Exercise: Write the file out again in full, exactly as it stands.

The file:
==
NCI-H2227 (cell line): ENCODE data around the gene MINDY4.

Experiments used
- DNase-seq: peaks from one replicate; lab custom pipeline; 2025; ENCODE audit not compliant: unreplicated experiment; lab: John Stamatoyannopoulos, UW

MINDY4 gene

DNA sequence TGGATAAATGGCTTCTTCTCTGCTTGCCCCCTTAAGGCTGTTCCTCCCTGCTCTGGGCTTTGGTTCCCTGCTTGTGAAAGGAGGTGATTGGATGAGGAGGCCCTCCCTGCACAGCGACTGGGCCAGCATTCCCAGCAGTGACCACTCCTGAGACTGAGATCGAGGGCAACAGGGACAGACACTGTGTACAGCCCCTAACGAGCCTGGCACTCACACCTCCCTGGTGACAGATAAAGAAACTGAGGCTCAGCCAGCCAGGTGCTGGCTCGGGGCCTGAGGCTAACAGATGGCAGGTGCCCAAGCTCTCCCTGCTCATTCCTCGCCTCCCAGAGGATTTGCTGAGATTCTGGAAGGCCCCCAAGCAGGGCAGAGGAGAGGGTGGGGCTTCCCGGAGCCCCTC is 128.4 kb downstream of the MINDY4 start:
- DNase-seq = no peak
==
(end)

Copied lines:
NCI-H2227 (cell line): ENCODE data around the gene MINDY4.

Experiments used
- DNase-seq: peaks from one replicate; lab custom pipeline; 2025; ENCODE audit not compliant: unreplicated experiment; lab: John Stamatoyannopoulos, UW

MINDY4 gene

DNA sequence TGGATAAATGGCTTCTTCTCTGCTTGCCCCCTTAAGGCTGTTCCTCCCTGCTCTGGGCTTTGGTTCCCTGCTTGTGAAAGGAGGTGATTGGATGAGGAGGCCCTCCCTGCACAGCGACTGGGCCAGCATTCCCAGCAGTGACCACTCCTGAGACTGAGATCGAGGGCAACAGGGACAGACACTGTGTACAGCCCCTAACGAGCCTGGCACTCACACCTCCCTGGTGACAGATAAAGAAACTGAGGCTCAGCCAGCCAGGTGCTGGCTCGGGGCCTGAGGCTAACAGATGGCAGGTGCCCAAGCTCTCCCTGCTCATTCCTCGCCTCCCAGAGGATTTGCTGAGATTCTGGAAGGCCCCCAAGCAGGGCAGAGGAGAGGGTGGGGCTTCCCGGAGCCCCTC is 128.4 kb downstream of the MINDY4 start:
- DNase-seq = no peak